Pharmacies hit hard by pandemic slowdown

Chemist Warehouse and Priceline are reportedly asking for “massive” rent reductions, as API warns that pharmacies could close and one industry expert says some stores are severely impacted by the pandemic

API chief executive Richard Vincent has reportedly told listeners at a conference call announcing the Priceline parent company’s half-year results that pharmacies could close if negotiations with landlords do not go in the company’s favour.

Mr Vincent said that, “We have engaged in discussions with our landlords and in most instances those discussions are proving fruitful, but where they are not fruitful, we are not afraid to permanently close stores or clinics,” Fairfax Media reports.

The half-year results showed that “self isolation has slowed sales” in April as a result of the COVID-19 pandemic.

Sales results varied between stores and depended on factors such as location and whether the store had a dispensary, the company said.

However in a statement about its half-year results, API said that “API will continue to monitor the financial performance of its Priceline network with the intention of keeping stores open and people employed where it is safe to do so. API has entered negotiations with landlords and in most instances those negotiations are proving fruitful.”

Earlier this week, the Australian Financial Review’s Larry Schlesinger had reported that Chemist Warehouse and Priceline had both “stunned their landlords by proposing massive rent reductions despite being one of the few retail groups to trade strongly during the pandemic”.

Mr Schlesinger spoke to Ray White leasing agent Anthony Harris who said that these groups were “taking the piss out of the system”.

He cited correspondence from Chemist Warehouse Leasing Services on April 8 (one day after the new Code of Conduct regarding commercial leases during and post-the pandemic was released) in which the discount giant asked, among other things, for rent to be halved during April, May and June.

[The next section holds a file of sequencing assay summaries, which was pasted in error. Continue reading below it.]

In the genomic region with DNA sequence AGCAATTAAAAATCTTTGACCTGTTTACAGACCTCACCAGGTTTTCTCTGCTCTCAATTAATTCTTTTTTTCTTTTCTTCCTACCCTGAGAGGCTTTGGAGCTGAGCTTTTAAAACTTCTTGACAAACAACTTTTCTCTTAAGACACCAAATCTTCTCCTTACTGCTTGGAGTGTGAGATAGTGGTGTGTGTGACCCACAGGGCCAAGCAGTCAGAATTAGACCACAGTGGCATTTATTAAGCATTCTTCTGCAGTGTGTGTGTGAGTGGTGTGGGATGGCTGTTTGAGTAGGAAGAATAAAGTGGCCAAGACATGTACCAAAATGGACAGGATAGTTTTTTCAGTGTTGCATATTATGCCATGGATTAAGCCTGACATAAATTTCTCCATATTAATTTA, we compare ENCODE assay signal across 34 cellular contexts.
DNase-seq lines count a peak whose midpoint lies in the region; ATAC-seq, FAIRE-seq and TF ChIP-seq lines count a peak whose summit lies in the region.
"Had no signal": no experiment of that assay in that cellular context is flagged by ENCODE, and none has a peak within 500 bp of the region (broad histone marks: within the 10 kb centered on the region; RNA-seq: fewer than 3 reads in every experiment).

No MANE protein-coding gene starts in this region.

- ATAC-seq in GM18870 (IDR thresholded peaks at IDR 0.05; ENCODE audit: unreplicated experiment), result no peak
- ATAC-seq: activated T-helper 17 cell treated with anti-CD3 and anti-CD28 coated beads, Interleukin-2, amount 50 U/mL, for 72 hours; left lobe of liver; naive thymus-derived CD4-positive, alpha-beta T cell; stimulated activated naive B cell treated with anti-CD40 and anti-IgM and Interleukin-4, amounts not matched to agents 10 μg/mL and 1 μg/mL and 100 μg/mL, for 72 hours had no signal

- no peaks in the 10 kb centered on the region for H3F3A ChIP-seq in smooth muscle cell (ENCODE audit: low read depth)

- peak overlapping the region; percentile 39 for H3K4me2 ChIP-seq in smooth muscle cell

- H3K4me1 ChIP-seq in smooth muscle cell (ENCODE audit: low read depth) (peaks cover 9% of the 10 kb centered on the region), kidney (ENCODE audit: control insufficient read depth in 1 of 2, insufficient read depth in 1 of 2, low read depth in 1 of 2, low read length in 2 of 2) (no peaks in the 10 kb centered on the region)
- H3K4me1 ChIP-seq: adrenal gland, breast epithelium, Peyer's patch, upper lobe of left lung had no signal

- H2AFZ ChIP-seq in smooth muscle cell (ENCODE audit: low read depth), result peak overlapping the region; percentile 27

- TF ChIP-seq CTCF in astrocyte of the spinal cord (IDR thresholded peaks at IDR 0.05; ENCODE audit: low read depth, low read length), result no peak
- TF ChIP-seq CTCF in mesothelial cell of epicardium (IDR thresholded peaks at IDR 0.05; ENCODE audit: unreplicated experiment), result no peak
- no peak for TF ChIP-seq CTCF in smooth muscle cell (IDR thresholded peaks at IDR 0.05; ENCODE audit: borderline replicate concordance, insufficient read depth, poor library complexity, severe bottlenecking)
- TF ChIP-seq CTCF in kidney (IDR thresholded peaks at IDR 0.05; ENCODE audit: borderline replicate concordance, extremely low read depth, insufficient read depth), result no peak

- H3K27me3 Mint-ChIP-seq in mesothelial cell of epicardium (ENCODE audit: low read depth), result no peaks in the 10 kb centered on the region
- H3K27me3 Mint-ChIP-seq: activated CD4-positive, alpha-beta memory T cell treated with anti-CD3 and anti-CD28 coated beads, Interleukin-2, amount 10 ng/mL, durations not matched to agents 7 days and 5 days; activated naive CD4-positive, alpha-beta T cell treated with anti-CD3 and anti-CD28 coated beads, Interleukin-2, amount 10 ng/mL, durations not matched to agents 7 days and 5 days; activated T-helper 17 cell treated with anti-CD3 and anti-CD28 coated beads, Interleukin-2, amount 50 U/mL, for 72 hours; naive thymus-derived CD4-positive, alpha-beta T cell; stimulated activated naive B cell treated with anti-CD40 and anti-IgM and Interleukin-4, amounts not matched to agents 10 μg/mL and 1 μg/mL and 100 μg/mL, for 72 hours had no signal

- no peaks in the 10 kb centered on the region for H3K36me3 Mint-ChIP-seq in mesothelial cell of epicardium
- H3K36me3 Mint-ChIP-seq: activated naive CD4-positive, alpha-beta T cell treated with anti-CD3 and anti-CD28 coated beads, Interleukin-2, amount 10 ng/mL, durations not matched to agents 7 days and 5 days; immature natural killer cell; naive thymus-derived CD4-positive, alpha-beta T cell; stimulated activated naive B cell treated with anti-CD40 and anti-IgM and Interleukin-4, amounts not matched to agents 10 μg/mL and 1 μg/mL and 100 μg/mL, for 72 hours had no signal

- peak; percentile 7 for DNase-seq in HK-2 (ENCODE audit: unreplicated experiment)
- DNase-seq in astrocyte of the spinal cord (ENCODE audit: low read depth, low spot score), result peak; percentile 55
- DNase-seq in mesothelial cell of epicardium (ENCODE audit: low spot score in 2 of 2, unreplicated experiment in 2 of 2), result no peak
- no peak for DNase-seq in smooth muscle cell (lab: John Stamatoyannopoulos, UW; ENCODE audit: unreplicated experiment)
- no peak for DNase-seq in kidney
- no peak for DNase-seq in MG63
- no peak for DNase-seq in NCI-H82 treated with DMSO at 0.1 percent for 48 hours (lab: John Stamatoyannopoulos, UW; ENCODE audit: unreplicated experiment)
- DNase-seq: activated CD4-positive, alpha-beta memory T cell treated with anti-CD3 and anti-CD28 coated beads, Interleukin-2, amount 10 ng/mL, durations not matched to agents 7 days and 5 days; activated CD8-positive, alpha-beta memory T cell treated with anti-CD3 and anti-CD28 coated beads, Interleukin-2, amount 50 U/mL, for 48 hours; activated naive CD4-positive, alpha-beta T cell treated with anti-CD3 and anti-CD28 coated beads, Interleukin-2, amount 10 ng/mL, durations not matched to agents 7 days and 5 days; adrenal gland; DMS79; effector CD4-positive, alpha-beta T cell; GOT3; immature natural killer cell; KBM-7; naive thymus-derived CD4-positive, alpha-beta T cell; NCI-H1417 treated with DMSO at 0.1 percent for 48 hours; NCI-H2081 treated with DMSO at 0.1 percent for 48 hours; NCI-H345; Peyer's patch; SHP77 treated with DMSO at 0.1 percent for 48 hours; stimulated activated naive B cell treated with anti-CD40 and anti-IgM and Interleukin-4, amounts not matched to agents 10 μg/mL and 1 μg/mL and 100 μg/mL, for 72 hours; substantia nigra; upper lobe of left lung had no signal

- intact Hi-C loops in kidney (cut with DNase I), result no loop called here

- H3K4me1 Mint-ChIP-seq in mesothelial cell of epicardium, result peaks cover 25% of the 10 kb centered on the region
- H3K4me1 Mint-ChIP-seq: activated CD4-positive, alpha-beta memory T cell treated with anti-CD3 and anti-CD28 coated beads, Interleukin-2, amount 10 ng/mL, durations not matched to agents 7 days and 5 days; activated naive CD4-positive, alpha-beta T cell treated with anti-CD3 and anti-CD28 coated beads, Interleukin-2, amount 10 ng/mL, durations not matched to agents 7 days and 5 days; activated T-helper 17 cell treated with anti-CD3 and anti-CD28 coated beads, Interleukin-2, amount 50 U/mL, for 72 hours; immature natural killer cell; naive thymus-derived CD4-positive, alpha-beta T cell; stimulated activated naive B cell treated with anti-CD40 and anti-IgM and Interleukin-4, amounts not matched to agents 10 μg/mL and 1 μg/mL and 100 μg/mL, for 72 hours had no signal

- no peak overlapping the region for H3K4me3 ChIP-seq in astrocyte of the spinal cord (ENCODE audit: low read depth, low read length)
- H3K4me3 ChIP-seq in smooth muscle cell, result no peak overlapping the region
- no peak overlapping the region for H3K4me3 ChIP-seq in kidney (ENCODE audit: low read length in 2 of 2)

The landlord of one Chemist Warehouse was quoted saying he “strongly” doubted that the store’s turnover had plummeted by 50%, and after the group was contacted for comment by the Financial Review, CEO Sam Gance reportedly apologised to this landlord “for sending them ‘the standard corona letter’” and said the April shortfall would be paid and future payments made in accordance with the lease.

Commercial rental expert Phil Chapman, director of retail leasing authority Lease1, told the AJP that “The mandated Code of Conduct’s overarching principle is to act in good faith, with transparency, and to come out as a small to medium enterprise as a large retailer is not”.

“It’s certainly not within the spirit of the Prime Minister’s call to arms.”

Chemist Warehouse and API both declined to comment on this matter.

Who’s hit hard?

However, Mr Chapman said that some pharmacies are indeed severely affected, and urged any pharmacy owner in distress to act now – and for all owners to recognise that the economic impact of COVID-19 will affect their business for a long time to come.

“We’re finding the community pharmacies who are located in the strips and the smaller outdoor shopping centres have proven the most resilient, and I believe that post COVID-19 and the recovery period, that that sector of community pharmacy should realise their added business value, and that should be reflected in better rental outcomes, due to the fact that they have proven themselves as wholly resilient and low-risk as a tenant,” Mr Chapman said.

“Then there’s the downside. Unfortunately, and as is usually the case, the pharmacies in the larger shopping centres have been highly exposed to the massive fallout of shops closing around them, and the distance and proximity to supermarkets in some regard.

“Footfall for some of those has dropped dramatically, even though they have remained open and answered the call the Government put out to them.

“Recent comments about the reset in rents out there in the Australian Financial Review, that rents could reset by as much as 30% in some shopping centres, should be reflected for pharmacy as well.”

Another piece in the Financial Review this week, by property editor Nick Lenaghan, quoted Jefferies analyst Sholto Maconochie who said that he expected rents to drop by between 20% and 30% over the next 12 to 24 months.

Hardest hit are pharmacies in CBD locations, Mr Chapman told the AJP, as “All the office workers are working from home and any food and beverage nearby is shut as well, there’s no tourists, no office workers, no lunchtime trade and no footfall milling around”.

“This is causing CBD-located pharmacies to be the worst affected.”